Information contained in this publication is intended for informational purposes only and does not constitute legal advice or opinion, nor is it a substitute for the professional judgment of an attorney.
What issues should be considered when determining whether the “right to control” factor will weigh in favor of an independent contractor determination?
At its current growth rate, the majority of the U.S. workforce will be freelancers by 2027.1 Between federal and state case, statutory, and administrative law, there are too many tests to count for determining whether a worker is an employee or independent contractor. Even within the same jurisdiction, an organization may face different tests depending on the court or administrative agency making the assessment.
A primary consideration in determining whether an individual acts as an independent contractor is the right to control. While there are multiple tests to evaluate the right to control, some of the key factors those engaging independent contractors, should consider include:
- When, where, and how long the individual will work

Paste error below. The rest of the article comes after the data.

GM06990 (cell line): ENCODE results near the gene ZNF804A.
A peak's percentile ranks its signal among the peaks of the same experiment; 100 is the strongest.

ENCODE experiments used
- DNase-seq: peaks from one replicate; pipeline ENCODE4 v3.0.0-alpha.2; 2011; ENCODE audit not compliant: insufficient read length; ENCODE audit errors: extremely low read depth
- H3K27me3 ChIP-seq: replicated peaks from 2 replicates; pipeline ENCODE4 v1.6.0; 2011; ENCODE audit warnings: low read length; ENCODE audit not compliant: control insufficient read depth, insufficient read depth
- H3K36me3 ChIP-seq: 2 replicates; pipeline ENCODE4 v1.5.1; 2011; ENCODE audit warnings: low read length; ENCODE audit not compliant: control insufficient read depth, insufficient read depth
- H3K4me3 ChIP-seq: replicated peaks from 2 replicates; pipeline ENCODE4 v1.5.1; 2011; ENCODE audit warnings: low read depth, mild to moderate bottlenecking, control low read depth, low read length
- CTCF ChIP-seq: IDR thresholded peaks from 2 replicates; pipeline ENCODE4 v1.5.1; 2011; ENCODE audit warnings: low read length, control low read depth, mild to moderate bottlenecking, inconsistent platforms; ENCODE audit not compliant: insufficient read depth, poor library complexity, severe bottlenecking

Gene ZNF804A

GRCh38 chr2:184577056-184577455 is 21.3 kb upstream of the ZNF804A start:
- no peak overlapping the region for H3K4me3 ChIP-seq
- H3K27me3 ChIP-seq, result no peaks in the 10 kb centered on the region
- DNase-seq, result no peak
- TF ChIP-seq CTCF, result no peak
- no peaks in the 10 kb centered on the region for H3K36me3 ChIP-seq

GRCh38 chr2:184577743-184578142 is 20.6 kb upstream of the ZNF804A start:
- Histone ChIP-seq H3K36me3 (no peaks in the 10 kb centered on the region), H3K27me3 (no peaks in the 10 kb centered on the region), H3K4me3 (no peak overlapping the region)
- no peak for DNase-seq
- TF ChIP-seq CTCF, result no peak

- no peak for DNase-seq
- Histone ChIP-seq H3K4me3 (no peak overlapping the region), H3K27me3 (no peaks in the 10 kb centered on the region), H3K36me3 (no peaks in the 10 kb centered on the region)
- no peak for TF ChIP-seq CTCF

- What tools and equipment the individual will use and who is responsible for procuring such equipment
- The kind of occupation, with reference to whether the work usually is done under the direction of a supervisor or is done by a specialist without supervision
- Whether the individual receives instruction of any kind with respect to the performance of tasks
- Whether the individual is required to wear certain clothing
- The skill required in the particular occupation
- The manner in which the work relationship can be terminated
- The method of payment, whether by the project or by time
There are a host of additional issues that need to be considered including whether the work being performed is an integral part of the principal’s business and the parties’ intention at the time of establishing the relationship, which can be persuasive, although not determinative.
Those engaging with independent contractors should consider analyzing any potential risk they may have with individuals conducting work as non-employees and should take into account various applicable federal and state regulations so that they can better understand how to lower the risk of misclassification in the appropriate jurisdictions.
As always, please consult your Littler attorney for additional guidance on these or related issues as well as for information on tools to conduct your independent contractor assessment with ease, like our ComplianceHR tool.
1 Edelman Intelligence, Freelancing in America: 2017, at 5 (Oct. 17, 2017)